Monday, July 20, 2009

The Prime Beneficiary of Our Health Care System

Unfortunately, under the current system, it's not patients. Or doctors.



(Via Salon.com.)

Thursday, July 16, 2009

Worse than McAllen?

If anyone wants to know why we need healthcare reform yesterday, all they have to do is read this newspaper article about a patient who spent 12 hours at the Fort Walton Beach Medical Center in Florida and racked up charges totaling $211,941.50 before being transferred to a 2nd hospital where an additional $400,000 in charges were run up in 12 more hours.

Granted, this case sounds like the patient was very ill because they ended up dying. But still. These charges are ridiculous.

I mean, $354 for 2 mg of Lorazepam? You can get a 2 mg tablet of Lorazepam at Costco for 37 cents.

When Dr. Atul Gawande wrote about the high healthcare costs of McAllen, TX, who knew there were actually places even more expensive to get medical care?

Friday, July 10, 2009

A Medical Revolution

One of my patients posted this article about my practice, I am sorry to confess, back in February. I have been meaning to post a link to it, but always put it off, waiting for an opportune time to write a decent entry for this well-written article about alternative practice models, including the Ideal Medical Practice movement:
There is a revolt afoot across the land.

Doctors are rebelling against the burden of health care insurance paperwork. They are rebelling against having to deal with upward of 12,000 procedure and drug codes that add expense and time to their practices, keeping them from giving full attention to patients.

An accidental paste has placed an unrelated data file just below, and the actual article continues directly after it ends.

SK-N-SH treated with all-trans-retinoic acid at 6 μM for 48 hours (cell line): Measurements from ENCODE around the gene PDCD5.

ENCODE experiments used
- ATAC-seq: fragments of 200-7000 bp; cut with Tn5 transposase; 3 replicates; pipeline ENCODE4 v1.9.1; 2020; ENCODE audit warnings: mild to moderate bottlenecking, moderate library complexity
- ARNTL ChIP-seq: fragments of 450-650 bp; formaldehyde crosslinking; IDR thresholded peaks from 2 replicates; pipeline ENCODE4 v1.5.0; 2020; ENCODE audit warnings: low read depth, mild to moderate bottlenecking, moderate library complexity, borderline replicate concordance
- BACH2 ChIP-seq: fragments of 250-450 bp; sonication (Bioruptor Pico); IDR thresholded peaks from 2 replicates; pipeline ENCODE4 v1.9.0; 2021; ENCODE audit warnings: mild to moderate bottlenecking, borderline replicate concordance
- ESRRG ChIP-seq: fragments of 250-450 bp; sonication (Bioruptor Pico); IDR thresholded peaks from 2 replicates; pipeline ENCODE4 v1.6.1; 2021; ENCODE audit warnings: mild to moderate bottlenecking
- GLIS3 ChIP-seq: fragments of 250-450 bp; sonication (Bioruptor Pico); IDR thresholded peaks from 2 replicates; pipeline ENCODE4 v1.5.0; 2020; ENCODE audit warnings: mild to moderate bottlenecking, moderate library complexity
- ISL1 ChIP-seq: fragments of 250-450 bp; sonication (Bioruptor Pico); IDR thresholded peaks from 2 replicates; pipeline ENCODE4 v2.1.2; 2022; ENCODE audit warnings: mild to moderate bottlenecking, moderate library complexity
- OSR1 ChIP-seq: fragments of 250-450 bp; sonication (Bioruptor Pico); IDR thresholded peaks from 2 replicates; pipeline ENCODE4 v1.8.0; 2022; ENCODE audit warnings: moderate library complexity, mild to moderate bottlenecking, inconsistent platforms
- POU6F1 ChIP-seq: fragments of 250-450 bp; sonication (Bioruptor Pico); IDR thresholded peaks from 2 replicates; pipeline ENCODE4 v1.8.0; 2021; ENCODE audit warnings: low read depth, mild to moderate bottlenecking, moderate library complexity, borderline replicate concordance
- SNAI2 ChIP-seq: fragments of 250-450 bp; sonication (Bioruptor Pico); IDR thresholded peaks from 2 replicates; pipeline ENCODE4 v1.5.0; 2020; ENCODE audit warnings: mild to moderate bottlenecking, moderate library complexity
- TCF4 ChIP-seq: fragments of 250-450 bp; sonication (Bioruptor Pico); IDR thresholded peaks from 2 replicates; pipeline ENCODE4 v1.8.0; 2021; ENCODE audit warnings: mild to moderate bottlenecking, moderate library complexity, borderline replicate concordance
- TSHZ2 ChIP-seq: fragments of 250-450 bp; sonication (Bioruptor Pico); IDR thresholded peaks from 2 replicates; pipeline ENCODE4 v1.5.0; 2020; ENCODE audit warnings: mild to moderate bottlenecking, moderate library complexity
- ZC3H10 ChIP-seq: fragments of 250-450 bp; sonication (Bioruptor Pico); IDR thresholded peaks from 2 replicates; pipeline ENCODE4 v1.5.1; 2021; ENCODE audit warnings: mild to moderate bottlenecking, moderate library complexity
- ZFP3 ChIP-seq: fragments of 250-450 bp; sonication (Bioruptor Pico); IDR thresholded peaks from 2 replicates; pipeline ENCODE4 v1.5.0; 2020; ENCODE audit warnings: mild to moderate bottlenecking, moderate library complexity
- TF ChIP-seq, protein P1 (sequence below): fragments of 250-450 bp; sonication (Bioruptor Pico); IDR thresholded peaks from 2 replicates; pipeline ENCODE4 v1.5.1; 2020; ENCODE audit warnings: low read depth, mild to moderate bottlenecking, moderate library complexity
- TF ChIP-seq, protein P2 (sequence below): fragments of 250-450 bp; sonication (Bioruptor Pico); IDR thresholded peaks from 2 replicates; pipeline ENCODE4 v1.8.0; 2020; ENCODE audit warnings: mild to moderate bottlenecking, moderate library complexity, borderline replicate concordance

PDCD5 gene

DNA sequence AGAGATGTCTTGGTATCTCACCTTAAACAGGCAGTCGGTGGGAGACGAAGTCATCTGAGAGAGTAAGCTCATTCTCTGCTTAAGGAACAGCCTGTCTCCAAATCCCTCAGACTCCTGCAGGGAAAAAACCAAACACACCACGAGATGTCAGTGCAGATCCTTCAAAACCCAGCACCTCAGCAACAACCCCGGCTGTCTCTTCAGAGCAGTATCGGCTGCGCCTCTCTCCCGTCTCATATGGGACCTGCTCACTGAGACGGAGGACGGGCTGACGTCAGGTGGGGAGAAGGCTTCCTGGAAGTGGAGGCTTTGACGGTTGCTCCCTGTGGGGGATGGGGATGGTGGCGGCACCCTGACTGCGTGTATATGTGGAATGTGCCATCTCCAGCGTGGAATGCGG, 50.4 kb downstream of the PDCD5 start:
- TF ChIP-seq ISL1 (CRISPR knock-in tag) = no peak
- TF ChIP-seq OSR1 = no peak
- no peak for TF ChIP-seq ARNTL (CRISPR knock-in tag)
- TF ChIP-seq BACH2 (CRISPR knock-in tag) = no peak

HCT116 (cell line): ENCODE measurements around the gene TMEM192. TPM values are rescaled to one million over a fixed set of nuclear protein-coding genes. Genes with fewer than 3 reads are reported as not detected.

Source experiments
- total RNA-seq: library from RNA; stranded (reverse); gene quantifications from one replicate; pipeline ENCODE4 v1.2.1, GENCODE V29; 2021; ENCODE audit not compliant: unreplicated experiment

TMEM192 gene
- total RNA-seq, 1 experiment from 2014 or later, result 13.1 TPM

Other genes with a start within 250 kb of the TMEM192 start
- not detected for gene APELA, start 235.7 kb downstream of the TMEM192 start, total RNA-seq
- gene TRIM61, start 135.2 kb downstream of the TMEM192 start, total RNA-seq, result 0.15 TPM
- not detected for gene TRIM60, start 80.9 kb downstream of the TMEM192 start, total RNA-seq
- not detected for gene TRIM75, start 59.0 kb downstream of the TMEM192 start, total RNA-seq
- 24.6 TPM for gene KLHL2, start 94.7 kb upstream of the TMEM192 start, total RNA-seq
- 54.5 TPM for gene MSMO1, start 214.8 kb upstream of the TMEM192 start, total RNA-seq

This means fewer and fewer doctors are going into general practice, opting instead for specializations, which double their income and insulate themselves, to some degree, from the burden of health insurance paperwork.

He compares and contrasts my practice vs. a traditional medical office.
Your doctor: you have to wait some time for an appointment. Your doctor spends less than 15 minutes with you before referring you to a specialist who, in turn, takes a long time to see.

My doctor: I can have an appointment the same or next day or whenever is convenient for me. My doctor will spend as much time with me as we both feel is necessary.

Your doctor: You check in with a receptionist who gives you forms to fill out. You stew in the waiting room for some period of time before being ushered into an examination room by a nurse who asks all the same questions you already provided. You wait for another interminable time (without the out-of-date medical journals and golf magazines that were outside).

My doctor: He meets me at the door since he has no nurse, receptionist or other staff, which keeps overheads -- and his charges -- low.
He has been a big supporter of my practice for years, and I appreciate his efforts in helping to spread the word about alternatives to the current dysfunctional healthcare system we have now. He is a much accomplished man, a veteran, a captain of the financial industry, a man of letters with a sharp wit, a loving husband, a doting father and grandfather, and a friend.

Unfortunately, all good things must come to an end. And so, I say, "Well done, Mr. Sharp."

Image

Monday, July 06, 2009

Moses Explains the US Healthcare System

Well, it's as good an explanation as any, and frankly more comprehensible than most.

From Gods Playing Poker: